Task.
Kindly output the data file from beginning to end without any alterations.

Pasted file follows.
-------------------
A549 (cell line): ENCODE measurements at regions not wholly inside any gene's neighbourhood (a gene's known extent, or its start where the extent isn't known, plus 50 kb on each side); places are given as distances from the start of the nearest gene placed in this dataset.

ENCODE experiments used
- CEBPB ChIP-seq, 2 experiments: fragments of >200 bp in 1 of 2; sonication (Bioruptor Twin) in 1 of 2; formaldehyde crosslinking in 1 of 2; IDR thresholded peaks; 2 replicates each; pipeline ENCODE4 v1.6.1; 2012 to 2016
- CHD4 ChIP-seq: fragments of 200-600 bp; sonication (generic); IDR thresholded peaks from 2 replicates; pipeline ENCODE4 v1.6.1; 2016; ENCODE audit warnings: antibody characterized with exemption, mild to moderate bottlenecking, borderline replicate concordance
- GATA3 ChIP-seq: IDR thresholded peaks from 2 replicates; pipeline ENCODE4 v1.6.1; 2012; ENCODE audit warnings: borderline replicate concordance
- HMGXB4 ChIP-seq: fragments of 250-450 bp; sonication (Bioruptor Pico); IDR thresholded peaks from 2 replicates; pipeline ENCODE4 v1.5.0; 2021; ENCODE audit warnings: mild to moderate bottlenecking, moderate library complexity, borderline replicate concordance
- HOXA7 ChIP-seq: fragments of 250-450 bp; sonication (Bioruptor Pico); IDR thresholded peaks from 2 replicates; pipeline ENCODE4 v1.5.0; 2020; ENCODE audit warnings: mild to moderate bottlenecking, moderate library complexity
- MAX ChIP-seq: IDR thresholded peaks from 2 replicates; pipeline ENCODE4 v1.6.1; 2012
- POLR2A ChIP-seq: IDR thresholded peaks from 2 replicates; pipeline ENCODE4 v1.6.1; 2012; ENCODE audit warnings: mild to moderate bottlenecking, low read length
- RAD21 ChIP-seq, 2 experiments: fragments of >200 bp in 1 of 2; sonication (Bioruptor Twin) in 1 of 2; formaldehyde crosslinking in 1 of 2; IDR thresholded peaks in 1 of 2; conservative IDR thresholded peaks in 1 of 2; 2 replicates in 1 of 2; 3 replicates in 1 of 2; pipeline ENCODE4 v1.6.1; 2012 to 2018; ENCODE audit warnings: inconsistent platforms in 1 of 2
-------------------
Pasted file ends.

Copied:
A549 (cell line): ENCODE measurements at regions not wholly inside any gene's neighbourhood (a gene's known extent, or its start where the extent isn't known, plus 50 kb on each side); places are given as distances from the start of the nearest gene placed in this dataset.

ENCODE experiments used
- CEBPB ChIP-seq, 2 experiments: fragments of >200 bp in 1 of 2; sonication (Bioruptor Twin) in 1 of 2; formaldehyde crosslinking in 1 of 2; IDR thresholded peaks; 2 replicates each; pipeline ENCODE4 v1.6.1; 2012 to 2016
- CHD4 ChIP-seq: fragments of 200-600 bp; sonication (generic); IDR thresholded peaks from 2 replicates; pipeline ENCODE4 v1.6.1; 2016; ENCODE audit warnings: antibody characterized with exemption, mild to moderate bottlenecking, borderline replicate concordance
- GATA3 ChIP-seq: IDR thresholded peaks from 2 replicates; pipeline ENCODE4 v1.6.1; 2012; ENCODE audit warnings: borderline replicate concordance
- HMGXB4 ChIP-seq: fragments of 250-450 bp; sonication (Bioruptor Pico); IDR thresholded peaks from 2 replicates; pipeline ENCODE4 v1.5.0; 2021; ENCODE audit warnings: mild to moderate bottlenecking, moderate library complexity, borderline replicate concordance
- HOXA7 ChIP-seq: fragments of 250-450 bp; sonication (Bioruptor Pico); IDR thresholded peaks from 2 replicates; pipeline ENCODE4 v1.5.0; 2020; ENCODE audit warnings: mild to moderate bottlenecking, moderate library complexity
- MAX ChIP-seq: IDR thresholded peaks from 2 replicates; pipeline ENCODE4 v1.6.1; 2012
- POLR2A ChIP-seq: IDR thresholded peaks from 2 replicates; pipeline ENCODE4 v1.6.1; 2012; ENCODE audit warnings: mild to moderate bottlenecking, low read length
- RAD21 ChIP-seq, 2 experiments: fragments of >200 bp in 1 of 2; sonication (Bioruptor Twin) in 1 of 2; formaldehyde crosslinking in 1 of 2; IDR thresholded peaks in 1 of 2; conservative IDR thresholded peaks in 1 of 2; 2 replicates in 1 of 2; 3 replicates in 1 of 2; pipeline ENCODE4 v1.6.1; 2012 to 2018; ENCODE audit warnings: inconsistent platforms in 1 of 2